- Dependence: While dependence is expected when taking Adderall in large doses over a long period, it can lead to addiction in those who do not follow their doctor’s orders. The mental and physical dependence on Adderall can cause mood changes and lethargy, among other severe side effects. And as mentioned, the “Adderall comedown” can cause sleep problems and other dangerous withdrawal symptoms when the medication wears off.
Adderall side effects can range from increased energy to sleep deprivation. And when you continually misuse this medicine, you can also experience addiction, which can have serious effects on a person’s social, mental and physical health. Even those with a prescription should take their Adderall as directed to avoid developing any of the short- or long-term side effects.
How to Sleep While on Adderall
You should talk to a doctor if you’re struggling with Adderall sleep deprivation. They might change your medication to help you sleep better or look for other underlying causes of your sleeplessness.
There are also a few ways to mentally prepare yourself before bed to help you sleep better. Many of these techniques are also helpful when your ADHD symptoms are causing your mind to work overtime:
- Create a routine: Setting a specific bedtime and rising time can help your body fall into its natural circadian rhythm. We can influence our body’s natural sleep rhythm by following a bedtime routine and transitioning to a relaxing stage while preparing for bed. To encourage the transition, you might dim the lights, turn off all electronics and read or diffuse essential oils.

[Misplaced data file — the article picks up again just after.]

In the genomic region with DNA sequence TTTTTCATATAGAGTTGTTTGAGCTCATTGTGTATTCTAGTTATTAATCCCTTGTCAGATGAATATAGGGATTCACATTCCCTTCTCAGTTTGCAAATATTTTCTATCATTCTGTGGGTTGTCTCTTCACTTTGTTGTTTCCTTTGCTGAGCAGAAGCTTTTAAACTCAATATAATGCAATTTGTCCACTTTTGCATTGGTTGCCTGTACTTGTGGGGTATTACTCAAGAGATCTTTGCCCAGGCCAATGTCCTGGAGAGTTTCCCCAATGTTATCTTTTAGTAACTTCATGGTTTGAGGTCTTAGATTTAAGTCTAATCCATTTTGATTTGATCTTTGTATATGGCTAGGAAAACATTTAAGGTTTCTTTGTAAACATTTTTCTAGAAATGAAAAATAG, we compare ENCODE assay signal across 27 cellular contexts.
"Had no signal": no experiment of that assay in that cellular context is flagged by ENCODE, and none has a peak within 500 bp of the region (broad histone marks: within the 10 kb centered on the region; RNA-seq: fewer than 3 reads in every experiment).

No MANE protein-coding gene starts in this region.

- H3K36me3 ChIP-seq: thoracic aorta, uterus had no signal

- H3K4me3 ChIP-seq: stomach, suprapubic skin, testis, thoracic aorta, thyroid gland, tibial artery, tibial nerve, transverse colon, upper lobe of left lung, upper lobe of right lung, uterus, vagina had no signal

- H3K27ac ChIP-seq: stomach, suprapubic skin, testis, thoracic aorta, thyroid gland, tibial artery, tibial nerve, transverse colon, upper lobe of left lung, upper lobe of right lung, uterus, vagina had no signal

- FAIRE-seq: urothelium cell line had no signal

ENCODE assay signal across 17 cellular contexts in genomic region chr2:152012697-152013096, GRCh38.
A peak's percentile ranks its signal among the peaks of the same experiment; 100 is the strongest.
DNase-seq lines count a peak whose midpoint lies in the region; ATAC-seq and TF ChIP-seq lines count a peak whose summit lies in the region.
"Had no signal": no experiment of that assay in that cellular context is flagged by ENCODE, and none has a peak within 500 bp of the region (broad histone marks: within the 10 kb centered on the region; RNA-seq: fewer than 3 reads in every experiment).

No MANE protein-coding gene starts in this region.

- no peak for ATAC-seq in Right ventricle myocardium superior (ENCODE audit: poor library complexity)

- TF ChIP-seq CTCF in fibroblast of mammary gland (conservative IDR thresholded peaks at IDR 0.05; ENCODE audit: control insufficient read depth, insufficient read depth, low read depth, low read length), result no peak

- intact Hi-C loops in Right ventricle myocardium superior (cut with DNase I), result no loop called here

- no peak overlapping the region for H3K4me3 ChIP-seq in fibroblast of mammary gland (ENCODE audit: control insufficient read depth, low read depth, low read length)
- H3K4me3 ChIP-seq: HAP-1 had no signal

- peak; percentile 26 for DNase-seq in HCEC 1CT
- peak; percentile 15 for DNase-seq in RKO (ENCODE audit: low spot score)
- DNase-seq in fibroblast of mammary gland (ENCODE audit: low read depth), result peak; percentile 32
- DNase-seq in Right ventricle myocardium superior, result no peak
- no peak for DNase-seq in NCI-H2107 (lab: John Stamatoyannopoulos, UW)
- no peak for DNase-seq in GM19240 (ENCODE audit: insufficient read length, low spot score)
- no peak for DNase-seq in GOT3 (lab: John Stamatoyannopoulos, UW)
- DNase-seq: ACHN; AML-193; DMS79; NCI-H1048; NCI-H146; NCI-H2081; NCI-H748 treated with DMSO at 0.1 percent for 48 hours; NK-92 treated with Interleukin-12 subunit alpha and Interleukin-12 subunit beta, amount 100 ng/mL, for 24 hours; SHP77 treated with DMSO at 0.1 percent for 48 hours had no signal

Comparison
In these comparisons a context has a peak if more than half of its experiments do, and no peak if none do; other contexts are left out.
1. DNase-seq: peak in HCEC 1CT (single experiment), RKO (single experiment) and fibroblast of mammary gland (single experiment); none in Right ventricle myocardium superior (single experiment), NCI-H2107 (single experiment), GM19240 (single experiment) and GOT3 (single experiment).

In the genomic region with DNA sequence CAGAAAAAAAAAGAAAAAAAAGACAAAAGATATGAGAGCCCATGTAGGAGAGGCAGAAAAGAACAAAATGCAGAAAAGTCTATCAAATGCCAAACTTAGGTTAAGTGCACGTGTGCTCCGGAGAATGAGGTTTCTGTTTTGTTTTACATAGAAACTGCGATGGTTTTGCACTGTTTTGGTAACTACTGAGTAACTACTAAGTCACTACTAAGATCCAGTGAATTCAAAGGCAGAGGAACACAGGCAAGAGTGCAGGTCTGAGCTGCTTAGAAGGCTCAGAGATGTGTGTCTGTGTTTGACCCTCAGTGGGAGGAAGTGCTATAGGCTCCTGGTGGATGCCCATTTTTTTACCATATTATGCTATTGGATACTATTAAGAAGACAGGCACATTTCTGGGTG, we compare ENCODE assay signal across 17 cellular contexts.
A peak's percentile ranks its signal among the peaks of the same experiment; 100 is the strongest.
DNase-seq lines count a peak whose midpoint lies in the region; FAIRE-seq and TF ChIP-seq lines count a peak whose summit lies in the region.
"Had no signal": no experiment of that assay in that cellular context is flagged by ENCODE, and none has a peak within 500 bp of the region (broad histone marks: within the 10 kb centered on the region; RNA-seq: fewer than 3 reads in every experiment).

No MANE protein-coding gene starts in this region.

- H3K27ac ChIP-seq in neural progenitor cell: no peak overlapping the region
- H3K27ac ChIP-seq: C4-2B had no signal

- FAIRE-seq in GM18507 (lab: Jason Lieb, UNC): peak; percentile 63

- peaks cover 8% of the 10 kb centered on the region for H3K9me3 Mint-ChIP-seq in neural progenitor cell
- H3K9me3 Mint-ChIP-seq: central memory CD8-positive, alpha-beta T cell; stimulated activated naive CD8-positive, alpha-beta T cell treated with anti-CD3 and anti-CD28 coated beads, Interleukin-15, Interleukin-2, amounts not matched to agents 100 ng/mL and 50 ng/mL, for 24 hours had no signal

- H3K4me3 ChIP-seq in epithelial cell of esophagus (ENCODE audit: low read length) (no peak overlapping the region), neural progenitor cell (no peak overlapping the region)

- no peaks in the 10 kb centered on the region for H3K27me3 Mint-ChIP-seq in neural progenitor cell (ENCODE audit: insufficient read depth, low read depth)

- Take a warm bath or shower: Warming your body by soaking in a tub or taking a hot shower can help release tension and allow you to relax. Try incorporating it into your regular bedtime routine to help you get ready to wind down. It can also help you bring your blood flow to the skin’s surface, releasing heat into the surrounding environment so your body can cool off. Ideally, this can help you reach a deeper sleep since your core body temperature drops during the night.
- Practice yoga or meditation: Any mindfulness activity, whether it’s yoga or meditation, can help you relax the mind and body. Controlled breathing and body positioning can release tension and silence your racing thoughts so you can be more present.
- Avoid certain foods before bed: Sugary foods, alcohol and caffeine can cause various effects on your system, especially if you are sensitive to them. In fact, they might contribute to your restlessness and inability to sleep. They also act as a diuretic and cause frequent trips to the bathroom throughout the night, disturbing your sleep.
- Avoid screens: The noise and light from our digital screens can affect our sleep. Sound can be an unnecessary distraction, while the light emitted from our devices can interrupt our circadian rhythm and signal our bodies to stay awake. Try to avoid all electronics for an hour or two before bed to help your body naturally sync with the time of the day.
Get Adderall Addiction Help at Crest View Recovery Center
While Adderall has been known to help those with ADHD, misusing it can lead to sleep deprivation and even addiction. If this sounds like you, it’s vital that you know you are not alone.
At Crest View Recovery Center, we strive to facilitate hope and initiate change through comprehensive outpatient addiction treatment. Our programs are designed to meet your unique needs and improve your health and well-being through addiction education, individual treatment and holistic approaches. Our health professionals can meet you wherever you are in recovery to help you get the most out of your treatment.